Yesterday Mrs Phil bought me a copy of the latest New Scientist magazine, “The God Issue”, because it looked interesting. I’ve had a chance to read through it now – or at least the relevant articles – and I thought I’d post up a quick review.
Know Your Enemy
The introduction, ‘Know your enemy’, starts off promisingly:
Children are born primed to see god at work all around them and don’t need to be indoctrinated to believe in him.
This is interesting information. But we’ll come onto that a bit later on.
This is not an apologia for god. Religious claims still wither under rational scrutiny and deserve no special place in public life … [But] religion is deeply etched in human nature and cannot be dismissed as a product of ignorance, indoctrination or stupidity.
Ah. Religious claims still ‘wither under rational scrutiny’? That’s a bold claim to make given that many scientists are, in fact, Christian – see, for example, Wikipedia’s list of Christian thinkers in science. Alienating some of your readership is not a smart move in any magazine, and in this particular case it seems like unnecessary sniping. Also, one logical conclusion of children naturally predisposed to believe in ‘god’ is that there is a possibility that ‘god’ might exist – a possibility which seems to escape every writer throughout the magazine.
Still, it is good to see that atheists are coming round to the idea that religion is not a product of ignorance, indoctrination or stupidity: hopefully this will signal the beginning of the end for the Dawkins school of atheism, which seems to hold that every religious person is hopelessly deluded.
This article was about how babies and children perceive the world, particular with respect to agents and objects – an agent being something that can operate on its surroundings. I found this article most interesting out of all of them – the idea that children are predisposed to believe theistically, without having to be taught or ‘indoctrinated’.
I particularly enjoyed the conclusion:
Children are born believers not of Christianity, Islam or any other theology but of what I call “natural religion”. They have strong natural tendencies toward religion, but these tendencies do not inevitably propel them towards any one religious belief.
In our philosophy class last week, we were looking at Calvin’s Institutes – particularly the chapters where he talks about God implanting knowledge of himself in us (obviously referring to passages like Romans 1:18-23). Calvin’s reasoning was that we can get to a partial knowledge of God from our own nature and the world, yet we still need revelation (i.e. God’s Word, the scriptures) to truly know God.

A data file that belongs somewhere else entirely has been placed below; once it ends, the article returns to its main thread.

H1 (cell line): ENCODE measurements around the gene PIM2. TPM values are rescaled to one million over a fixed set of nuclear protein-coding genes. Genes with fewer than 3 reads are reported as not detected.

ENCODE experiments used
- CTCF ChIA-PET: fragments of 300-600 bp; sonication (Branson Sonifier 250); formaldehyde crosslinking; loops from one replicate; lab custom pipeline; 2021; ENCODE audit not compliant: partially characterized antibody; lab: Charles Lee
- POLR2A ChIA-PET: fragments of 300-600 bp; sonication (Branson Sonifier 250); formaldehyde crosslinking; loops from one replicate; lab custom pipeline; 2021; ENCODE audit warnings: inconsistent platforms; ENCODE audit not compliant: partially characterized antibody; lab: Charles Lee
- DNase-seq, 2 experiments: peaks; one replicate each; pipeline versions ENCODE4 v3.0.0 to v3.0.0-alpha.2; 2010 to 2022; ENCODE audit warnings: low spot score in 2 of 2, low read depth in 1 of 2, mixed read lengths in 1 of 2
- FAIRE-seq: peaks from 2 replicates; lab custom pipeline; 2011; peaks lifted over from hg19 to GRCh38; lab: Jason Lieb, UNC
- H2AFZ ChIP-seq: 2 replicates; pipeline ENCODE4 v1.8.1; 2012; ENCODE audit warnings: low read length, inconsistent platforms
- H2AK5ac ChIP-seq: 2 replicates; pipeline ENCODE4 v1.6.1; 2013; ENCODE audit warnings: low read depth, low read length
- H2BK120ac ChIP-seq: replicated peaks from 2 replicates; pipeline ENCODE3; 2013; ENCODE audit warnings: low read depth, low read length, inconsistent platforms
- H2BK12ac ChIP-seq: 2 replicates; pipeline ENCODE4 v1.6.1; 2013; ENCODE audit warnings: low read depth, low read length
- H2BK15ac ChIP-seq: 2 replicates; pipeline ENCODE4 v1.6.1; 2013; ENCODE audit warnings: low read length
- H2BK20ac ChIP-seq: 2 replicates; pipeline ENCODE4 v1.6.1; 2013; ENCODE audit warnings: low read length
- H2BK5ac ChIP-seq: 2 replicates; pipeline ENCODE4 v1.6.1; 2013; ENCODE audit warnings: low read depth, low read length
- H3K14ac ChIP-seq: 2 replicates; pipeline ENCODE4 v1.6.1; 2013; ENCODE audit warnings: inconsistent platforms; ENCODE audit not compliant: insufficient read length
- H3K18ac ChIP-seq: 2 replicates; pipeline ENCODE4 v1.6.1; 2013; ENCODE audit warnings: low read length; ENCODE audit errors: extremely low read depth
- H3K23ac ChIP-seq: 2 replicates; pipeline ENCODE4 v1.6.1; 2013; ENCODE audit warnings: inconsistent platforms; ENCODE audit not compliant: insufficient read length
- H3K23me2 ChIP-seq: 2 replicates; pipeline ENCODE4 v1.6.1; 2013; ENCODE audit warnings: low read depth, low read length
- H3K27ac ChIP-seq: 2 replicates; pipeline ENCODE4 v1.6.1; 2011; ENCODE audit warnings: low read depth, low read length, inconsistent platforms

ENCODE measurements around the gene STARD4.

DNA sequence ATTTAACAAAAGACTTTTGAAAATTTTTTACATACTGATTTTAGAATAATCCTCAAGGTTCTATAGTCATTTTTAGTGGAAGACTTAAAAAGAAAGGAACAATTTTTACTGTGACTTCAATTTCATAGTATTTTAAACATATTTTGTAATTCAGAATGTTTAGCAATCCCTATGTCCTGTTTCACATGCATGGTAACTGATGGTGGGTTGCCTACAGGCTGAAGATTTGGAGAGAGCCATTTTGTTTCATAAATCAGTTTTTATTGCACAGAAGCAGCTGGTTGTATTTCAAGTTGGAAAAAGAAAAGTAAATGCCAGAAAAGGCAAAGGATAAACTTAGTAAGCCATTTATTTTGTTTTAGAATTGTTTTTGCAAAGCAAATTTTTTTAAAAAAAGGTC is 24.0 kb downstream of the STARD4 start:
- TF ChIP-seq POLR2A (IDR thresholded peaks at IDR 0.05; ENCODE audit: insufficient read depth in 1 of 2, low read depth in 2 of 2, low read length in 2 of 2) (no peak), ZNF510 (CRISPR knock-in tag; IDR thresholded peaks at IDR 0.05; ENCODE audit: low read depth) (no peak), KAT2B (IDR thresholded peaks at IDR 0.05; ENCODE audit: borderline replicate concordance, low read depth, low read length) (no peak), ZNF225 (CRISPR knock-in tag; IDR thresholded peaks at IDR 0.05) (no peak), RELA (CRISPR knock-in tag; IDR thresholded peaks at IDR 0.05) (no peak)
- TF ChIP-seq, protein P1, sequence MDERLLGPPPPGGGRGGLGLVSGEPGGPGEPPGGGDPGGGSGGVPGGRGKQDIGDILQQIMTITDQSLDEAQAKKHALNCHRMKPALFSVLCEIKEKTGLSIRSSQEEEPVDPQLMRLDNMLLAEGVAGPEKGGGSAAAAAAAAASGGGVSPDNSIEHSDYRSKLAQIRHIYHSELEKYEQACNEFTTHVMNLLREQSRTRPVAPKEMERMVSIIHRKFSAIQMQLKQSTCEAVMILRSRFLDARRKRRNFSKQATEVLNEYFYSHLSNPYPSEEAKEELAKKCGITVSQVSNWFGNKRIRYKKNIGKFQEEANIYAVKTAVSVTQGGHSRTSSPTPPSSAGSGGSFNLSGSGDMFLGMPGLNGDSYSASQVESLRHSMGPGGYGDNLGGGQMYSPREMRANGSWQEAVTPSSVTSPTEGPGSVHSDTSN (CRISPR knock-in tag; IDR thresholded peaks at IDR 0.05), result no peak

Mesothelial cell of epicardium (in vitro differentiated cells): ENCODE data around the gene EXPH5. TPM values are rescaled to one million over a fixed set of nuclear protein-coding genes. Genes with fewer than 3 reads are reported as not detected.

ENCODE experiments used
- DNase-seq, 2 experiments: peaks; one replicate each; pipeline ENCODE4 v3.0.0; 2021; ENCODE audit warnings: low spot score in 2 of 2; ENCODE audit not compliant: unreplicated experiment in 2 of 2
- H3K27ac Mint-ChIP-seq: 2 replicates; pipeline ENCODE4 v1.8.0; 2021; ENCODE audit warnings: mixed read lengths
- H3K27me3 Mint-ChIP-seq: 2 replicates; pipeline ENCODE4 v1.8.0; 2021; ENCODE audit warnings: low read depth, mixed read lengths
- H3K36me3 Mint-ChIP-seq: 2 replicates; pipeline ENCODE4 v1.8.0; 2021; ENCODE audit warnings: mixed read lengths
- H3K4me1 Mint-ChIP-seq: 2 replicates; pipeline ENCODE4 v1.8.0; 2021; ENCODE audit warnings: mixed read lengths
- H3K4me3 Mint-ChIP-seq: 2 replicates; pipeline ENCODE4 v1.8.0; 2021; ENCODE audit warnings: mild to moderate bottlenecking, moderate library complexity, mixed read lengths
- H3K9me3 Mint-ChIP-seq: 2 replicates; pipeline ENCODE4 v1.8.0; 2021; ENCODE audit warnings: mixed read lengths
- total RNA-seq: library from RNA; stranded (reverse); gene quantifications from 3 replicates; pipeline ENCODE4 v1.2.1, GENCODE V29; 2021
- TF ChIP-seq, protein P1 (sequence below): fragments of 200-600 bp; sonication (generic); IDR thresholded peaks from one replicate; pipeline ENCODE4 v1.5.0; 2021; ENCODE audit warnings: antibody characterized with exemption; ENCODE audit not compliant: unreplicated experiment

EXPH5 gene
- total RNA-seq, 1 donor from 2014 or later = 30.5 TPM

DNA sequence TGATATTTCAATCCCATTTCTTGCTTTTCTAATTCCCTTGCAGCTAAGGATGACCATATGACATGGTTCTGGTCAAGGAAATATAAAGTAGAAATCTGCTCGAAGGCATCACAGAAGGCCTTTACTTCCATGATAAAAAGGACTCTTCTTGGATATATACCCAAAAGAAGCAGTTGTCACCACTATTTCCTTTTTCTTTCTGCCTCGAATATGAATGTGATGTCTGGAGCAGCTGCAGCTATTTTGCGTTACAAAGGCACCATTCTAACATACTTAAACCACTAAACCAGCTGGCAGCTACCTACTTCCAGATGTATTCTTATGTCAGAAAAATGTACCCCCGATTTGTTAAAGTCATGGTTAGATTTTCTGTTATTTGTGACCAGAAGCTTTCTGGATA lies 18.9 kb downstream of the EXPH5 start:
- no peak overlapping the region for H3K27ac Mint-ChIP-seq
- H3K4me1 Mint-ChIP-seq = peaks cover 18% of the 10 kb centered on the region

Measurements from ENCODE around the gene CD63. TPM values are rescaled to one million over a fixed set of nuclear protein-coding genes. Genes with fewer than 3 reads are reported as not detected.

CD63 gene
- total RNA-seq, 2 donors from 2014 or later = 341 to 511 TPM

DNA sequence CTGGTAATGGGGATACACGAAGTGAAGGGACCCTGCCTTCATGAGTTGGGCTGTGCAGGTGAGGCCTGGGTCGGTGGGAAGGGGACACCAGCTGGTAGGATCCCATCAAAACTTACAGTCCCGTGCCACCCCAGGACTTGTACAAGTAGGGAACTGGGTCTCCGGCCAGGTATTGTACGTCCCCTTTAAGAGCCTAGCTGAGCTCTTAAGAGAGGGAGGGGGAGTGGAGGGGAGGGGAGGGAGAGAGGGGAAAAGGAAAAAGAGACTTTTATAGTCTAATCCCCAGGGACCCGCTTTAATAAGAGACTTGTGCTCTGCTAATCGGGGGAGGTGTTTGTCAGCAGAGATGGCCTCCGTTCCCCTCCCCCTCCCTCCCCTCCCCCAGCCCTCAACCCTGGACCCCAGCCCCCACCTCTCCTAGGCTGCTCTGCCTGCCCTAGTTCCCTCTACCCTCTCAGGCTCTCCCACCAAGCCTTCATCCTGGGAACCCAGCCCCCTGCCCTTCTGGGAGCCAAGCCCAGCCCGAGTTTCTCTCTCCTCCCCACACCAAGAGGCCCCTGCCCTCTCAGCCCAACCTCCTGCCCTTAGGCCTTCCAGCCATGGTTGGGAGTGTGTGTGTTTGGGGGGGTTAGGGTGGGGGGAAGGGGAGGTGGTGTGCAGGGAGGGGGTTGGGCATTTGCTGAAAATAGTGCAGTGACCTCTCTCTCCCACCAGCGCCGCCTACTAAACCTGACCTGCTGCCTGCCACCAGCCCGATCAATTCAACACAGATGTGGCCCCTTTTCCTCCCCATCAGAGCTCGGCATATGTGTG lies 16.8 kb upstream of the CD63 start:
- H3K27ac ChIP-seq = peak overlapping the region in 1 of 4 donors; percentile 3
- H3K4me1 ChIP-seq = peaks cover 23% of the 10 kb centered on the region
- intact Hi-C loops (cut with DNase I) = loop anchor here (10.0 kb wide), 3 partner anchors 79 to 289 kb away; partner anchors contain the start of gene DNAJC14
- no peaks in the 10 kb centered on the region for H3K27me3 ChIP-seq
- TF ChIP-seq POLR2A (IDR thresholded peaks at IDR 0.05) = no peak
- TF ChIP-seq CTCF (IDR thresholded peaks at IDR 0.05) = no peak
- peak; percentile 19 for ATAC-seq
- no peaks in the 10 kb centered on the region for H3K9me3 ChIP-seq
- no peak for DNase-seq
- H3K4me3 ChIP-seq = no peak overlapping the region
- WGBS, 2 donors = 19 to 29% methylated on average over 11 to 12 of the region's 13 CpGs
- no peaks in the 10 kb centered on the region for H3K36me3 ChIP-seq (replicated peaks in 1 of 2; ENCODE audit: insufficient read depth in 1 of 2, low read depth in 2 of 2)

The Santa Delusion
A small editorial on the same page was talking about whether believing in God or gods is childish – comparable to believing in Santa or the Tooth Fairy. The general thrust was that, although children may hold a number of beliefs which are not reasonable, they also hold a large number of beliefs which are:
But adults generally do believe in gods. That such beliefs begin in childhood and typically endures into adulthood places it in the same class as believing in the permanence of solid objects, the continuity of time, the predictability of natural laws, the fact that causes precede effects, that people have minds, that their mothers love them and numerous others. If believing in gods is being childish in the same respect as holding these sorts of beliefs, then belief in gods is in good company.
In other words, ‘childish’ beliefs are not necessarily bad beliefs. Obviously it doesn’t entail anything about the veracity of a belief system or not, but I think it puts to bed the standard antitheistic argument that believing in god is akin to believing in Santa (etc)!
The idea that launched a thousand civilisations
This is an article which explores the idea of how religions originated, and argues that civilisation may not have arisen without the idea of religion. The general thrust seems to be that people behave ‘better’ if they believe that there is a higher power watching down on them, rewarding them if they behave ‘well’ but punishing them if they behave ‘badly’: “Religion thus forged anonymous strangers into moral communities tied together with sacred bonds under a common supernatural jurisdiction”, and “people place nice when they think a god is watching them, and those around them.”